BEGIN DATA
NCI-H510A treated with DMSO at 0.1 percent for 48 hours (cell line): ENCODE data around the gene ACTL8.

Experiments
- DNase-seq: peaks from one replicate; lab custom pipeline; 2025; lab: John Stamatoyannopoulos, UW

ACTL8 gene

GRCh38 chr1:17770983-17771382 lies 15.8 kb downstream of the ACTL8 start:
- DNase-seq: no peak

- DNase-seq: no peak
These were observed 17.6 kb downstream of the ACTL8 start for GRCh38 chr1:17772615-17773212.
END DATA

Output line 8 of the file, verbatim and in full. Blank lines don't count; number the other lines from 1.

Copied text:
These were observed 17.6 kb downstream of the ACTL8 start for GRCh38 chr1:17772615-17773212.